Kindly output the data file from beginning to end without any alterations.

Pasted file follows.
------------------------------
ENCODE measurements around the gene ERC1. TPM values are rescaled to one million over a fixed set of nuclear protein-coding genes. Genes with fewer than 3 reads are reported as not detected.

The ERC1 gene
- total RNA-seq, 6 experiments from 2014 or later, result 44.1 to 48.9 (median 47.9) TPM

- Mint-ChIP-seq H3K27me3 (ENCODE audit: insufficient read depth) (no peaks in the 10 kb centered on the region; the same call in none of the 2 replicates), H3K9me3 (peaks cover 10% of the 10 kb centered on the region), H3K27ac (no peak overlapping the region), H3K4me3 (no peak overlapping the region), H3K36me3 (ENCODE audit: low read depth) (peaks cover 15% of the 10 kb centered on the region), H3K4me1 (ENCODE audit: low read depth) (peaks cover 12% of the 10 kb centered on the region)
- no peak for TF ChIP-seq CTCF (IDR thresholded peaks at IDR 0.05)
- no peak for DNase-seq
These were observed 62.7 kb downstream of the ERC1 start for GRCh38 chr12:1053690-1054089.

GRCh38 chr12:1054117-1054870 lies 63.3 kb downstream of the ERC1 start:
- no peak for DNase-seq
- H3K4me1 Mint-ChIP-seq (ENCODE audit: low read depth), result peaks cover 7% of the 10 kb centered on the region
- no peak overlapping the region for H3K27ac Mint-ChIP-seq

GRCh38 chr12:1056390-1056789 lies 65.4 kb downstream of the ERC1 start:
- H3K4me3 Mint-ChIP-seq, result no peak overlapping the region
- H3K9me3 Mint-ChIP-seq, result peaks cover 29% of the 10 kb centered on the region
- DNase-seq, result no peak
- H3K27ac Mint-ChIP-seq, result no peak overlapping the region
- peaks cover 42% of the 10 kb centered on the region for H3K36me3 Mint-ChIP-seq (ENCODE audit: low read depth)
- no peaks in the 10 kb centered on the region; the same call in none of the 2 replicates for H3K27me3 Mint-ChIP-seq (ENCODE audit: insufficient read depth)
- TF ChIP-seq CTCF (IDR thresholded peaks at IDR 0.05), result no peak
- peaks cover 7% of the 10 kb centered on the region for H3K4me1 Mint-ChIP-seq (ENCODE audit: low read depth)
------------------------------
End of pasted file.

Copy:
ENCODE measurements around the gene ERC1. TPM values are rescaled to one million over a fixed set of nuclear protein-coding genes. Genes with fewer than 3 reads are reported as not detected.

The ERC1 gene
- total RNA-seq, 6 experiments from 2014 or later, result 44.1 to 48.9 (median 47.9) TPM

- Mint-ChIP-seq H3K27me3 (ENCODE audit: insufficient read depth) (no peaks in the 10 kb centered on the region; the same call in none of the 2 replicates), H3K9me3 (peaks cover 10% of the 10 kb centered on the region), H3K27ac (no peak overlapping the region), H3K4me3 (no peak overlapping the region), H3K36me3 (ENCODE audit: low read depth) (peaks cover 15% of the 10 kb centered on the region), H3K4me1 (ENCODE audit: low read depth) (peaks cover 12% of the 10 kb centered on the region)
- no peak for TF ChIP-seq CTCF (IDR thresholded peaks at IDR 0.05)
- no peak for DNase-seq
These were observed 62.7 kb downstream of the ERC1 start for GRCh38 chr12:1053690-1054089.

GRCh38 chr12:1054117-1054870 lies 63.3 kb downstream of the ERC1 start:
- no peak for DNase-seq
- H3K4me1 Mint-ChIP-seq (ENCODE audit: low read depth), result peaks cover 7% of the 10 kb centered on the region
- no peak overlapping the region for H3K27ac Mint-ChIP-seq

GRCh38 chr12:1056390-1056789 lies 65.4 kb downstream of the ERC1 start:
- H3K4me3 Mint-ChIP-seq, result no peak overlapping the region
- H3K9me3 Mint-ChIP-seq, result peaks cover 29% of the 10 kb centered on the region
- DNase-seq, result no peak
- H3K27ac Mint-ChIP-seq, result no peak overlapping the region
- peaks cover 42% of the 10 kb centered on the region for H3K36me3 Mint-ChIP-seq (ENCODE audit: low read depth)
- no peaks in the 10 kb centered on the region; the same call in none of the 2 replicates for H3K27me3 Mint-ChIP-seq (ENCODE audit: insufficient read depth)
- TF ChIP-seq CTCF (IDR thresholded peaks at IDR 0.05), result no peak
- peaks cover 7% of the 10 kb centered on the region for H3K4me1 Mint-ChIP-seq (ENCODE audit: low read depth)